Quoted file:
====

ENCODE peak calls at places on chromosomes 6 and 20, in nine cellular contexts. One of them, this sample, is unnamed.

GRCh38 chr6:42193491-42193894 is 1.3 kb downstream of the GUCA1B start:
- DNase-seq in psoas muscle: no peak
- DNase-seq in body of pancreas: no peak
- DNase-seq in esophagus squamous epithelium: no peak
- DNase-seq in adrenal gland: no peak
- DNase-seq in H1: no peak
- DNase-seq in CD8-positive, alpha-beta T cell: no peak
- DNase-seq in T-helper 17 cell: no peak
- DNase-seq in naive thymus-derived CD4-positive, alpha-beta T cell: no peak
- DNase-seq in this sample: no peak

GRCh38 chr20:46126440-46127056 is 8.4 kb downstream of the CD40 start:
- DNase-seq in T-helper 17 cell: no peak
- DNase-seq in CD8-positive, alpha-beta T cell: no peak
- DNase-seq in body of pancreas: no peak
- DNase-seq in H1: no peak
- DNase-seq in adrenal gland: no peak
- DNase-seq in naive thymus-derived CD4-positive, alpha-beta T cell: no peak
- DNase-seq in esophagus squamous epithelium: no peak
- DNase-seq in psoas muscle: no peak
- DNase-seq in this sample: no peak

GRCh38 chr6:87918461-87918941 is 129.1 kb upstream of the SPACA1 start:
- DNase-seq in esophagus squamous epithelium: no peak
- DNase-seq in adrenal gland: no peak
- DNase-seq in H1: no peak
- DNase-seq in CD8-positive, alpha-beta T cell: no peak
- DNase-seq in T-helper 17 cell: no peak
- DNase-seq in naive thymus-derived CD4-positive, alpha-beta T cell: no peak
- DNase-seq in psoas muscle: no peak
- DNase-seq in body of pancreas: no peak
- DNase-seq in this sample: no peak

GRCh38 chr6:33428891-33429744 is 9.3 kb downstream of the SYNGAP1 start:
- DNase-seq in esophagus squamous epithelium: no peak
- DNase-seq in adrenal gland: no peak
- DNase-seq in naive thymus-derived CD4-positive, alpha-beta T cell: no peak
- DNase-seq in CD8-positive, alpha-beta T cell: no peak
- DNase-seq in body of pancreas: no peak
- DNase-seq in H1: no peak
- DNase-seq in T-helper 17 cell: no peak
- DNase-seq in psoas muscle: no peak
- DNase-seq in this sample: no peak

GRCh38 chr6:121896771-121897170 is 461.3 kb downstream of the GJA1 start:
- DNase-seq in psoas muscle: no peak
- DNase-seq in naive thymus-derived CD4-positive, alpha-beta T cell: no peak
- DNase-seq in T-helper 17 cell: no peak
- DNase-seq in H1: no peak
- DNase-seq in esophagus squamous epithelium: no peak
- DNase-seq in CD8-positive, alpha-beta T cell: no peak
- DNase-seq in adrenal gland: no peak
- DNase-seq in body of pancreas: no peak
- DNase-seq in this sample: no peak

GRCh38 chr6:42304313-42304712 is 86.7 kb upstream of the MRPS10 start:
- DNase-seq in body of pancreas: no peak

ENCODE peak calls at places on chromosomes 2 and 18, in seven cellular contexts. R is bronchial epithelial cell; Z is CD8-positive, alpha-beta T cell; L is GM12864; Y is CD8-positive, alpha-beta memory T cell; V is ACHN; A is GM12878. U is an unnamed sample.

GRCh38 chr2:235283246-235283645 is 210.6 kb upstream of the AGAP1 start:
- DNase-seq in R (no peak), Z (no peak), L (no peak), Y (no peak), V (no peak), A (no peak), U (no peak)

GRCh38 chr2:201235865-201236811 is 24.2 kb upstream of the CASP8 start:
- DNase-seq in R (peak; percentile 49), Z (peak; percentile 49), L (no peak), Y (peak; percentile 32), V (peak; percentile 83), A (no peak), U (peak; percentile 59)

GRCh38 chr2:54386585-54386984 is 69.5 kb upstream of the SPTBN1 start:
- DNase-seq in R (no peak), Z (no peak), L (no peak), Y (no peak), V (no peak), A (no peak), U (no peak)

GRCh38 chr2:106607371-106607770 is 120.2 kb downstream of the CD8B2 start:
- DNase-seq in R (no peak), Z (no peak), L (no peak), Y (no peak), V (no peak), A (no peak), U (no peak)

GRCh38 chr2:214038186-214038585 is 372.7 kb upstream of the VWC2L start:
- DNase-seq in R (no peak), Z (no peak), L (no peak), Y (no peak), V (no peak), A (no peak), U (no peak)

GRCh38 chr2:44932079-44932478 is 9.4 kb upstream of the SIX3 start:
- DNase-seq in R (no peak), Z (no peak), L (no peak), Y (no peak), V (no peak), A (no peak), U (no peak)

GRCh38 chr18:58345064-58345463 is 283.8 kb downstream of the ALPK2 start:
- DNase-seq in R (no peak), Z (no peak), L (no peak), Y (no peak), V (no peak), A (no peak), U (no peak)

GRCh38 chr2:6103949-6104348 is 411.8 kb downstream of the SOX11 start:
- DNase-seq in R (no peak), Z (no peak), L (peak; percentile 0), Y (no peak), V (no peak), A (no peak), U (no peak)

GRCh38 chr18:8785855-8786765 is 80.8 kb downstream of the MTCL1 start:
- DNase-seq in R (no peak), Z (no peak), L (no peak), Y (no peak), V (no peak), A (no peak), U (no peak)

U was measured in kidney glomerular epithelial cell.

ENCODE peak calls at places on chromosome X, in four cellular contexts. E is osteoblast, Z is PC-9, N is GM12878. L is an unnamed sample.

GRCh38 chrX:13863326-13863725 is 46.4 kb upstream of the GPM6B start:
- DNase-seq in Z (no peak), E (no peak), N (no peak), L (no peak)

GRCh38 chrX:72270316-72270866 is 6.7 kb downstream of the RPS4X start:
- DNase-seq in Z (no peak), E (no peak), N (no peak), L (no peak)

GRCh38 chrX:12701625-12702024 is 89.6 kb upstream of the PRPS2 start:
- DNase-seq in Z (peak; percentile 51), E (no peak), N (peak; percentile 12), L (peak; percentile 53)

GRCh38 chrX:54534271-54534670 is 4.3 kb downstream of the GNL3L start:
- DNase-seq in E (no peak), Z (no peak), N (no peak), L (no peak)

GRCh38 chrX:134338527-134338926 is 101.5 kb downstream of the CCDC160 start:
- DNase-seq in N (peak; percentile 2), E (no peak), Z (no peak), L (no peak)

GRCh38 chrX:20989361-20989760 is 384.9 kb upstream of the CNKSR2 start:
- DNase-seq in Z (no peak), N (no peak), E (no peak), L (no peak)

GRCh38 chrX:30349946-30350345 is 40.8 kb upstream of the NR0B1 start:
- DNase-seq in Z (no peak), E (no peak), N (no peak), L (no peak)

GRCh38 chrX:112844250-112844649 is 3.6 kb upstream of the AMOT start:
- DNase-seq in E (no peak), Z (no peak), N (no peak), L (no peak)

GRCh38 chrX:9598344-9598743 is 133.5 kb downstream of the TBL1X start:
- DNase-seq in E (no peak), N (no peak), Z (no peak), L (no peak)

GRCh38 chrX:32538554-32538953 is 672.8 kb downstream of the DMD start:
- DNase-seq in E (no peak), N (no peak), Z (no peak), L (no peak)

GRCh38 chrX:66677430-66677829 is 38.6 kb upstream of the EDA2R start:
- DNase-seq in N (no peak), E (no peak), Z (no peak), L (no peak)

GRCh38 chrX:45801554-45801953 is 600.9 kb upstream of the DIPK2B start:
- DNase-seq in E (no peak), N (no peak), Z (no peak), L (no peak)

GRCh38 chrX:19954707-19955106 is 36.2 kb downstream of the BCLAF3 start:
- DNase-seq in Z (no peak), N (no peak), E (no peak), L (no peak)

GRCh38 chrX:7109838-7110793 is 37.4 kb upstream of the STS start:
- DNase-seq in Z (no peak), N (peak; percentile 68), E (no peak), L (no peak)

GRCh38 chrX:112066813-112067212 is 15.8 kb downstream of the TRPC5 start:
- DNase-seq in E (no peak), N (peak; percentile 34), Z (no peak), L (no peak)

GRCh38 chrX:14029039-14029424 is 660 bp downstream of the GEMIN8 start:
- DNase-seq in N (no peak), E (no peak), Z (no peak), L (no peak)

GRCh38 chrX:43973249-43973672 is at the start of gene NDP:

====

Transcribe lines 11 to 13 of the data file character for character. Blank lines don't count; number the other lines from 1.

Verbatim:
- DNase-seq in this sample: no peak

GRCh38 chr20:46126440-46127056 is 8.4 kb downstream of the CD40 start:
- DNase-seq in T-helper 17 cell: no peak